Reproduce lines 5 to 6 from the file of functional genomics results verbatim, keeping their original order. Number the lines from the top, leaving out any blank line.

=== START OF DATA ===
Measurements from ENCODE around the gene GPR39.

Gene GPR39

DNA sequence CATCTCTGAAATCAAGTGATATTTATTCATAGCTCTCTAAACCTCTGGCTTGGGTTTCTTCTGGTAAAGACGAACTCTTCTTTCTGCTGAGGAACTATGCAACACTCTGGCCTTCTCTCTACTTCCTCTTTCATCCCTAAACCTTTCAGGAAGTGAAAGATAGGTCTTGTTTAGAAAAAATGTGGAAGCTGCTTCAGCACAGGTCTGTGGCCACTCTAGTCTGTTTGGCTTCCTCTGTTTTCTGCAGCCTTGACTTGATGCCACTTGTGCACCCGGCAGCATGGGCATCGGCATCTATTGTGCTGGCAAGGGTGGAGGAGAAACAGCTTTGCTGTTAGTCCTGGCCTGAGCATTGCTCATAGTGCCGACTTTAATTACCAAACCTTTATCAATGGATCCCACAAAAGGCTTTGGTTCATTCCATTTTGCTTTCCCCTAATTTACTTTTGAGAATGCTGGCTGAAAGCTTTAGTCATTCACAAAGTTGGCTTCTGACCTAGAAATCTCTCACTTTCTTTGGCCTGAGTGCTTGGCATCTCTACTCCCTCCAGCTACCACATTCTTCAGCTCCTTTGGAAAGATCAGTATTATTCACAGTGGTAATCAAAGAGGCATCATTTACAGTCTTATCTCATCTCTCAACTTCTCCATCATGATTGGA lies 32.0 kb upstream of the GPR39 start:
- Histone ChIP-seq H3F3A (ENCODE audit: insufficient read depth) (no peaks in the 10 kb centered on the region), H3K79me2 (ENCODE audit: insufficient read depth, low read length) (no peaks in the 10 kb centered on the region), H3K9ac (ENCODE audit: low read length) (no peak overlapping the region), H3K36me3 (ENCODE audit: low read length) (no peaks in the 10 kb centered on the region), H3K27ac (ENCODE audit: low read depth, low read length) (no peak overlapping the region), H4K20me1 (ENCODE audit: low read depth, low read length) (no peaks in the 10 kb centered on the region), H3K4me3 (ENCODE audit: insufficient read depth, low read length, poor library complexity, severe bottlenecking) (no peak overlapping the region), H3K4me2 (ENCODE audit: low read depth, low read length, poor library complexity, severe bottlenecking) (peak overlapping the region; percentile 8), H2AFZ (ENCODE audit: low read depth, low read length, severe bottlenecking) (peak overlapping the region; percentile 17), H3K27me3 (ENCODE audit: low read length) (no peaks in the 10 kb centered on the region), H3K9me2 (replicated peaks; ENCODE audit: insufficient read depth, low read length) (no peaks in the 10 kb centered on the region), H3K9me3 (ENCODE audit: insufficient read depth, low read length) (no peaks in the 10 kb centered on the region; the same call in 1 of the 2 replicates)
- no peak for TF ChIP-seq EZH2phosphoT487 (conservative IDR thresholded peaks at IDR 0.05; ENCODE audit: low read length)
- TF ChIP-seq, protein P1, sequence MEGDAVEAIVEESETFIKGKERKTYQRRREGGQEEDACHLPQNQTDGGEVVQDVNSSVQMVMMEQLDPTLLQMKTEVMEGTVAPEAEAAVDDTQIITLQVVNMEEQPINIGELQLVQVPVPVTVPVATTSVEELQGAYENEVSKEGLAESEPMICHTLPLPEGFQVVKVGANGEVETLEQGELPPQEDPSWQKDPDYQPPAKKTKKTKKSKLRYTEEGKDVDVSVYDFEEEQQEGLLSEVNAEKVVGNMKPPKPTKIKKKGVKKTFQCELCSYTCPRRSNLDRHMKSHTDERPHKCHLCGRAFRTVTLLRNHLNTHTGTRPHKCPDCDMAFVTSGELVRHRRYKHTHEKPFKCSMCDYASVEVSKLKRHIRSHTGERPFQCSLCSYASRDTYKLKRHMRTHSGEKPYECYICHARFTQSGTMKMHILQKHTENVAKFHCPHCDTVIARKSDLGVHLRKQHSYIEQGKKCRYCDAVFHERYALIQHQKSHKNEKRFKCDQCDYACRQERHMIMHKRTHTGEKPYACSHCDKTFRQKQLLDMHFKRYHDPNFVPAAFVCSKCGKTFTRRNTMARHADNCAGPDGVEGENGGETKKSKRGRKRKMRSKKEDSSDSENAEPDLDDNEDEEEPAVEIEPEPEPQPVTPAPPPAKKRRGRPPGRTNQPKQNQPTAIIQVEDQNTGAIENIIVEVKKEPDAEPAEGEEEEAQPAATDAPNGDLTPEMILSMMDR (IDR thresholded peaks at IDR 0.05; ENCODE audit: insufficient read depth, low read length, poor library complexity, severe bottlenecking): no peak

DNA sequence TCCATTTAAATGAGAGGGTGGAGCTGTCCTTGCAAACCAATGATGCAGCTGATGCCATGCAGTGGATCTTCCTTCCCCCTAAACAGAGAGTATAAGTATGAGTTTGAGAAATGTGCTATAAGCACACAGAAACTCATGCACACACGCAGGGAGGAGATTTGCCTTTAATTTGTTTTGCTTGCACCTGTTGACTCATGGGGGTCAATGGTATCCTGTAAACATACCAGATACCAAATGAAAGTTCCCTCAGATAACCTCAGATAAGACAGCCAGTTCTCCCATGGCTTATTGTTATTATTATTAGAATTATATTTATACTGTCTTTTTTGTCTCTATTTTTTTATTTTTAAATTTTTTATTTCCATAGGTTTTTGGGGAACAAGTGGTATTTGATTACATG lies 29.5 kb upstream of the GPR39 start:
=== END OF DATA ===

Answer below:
- no peak for TF ChIP-seq EZH2phosphoT487 (conservative IDR thresholded peaks at IDR 0.05; ENCODE audit: low read length)
- TF ChIP-seq, protein P1, sequence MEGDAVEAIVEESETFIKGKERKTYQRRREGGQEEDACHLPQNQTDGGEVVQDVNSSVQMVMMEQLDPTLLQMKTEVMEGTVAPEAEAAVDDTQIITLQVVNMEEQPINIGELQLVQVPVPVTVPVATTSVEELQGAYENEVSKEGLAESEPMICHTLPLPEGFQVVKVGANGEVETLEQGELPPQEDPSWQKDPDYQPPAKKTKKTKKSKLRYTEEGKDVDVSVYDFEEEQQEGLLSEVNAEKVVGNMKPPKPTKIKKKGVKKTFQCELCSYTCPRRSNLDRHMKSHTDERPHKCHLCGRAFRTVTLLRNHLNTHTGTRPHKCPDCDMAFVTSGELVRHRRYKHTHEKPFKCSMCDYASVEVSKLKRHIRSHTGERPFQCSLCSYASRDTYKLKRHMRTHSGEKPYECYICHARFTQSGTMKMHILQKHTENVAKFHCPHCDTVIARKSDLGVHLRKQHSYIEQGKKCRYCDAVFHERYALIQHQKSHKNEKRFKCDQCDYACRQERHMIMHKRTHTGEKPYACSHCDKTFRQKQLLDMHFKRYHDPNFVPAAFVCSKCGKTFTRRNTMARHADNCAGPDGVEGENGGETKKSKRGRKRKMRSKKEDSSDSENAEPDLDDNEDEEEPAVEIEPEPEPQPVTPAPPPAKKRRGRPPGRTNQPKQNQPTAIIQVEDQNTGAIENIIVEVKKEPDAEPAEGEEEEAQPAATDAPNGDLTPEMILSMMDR (IDR thresholded peaks at IDR 0.05; ENCODE audit: insufficient read depth, low read length, poor library complexity, severe bottlenecking): no peak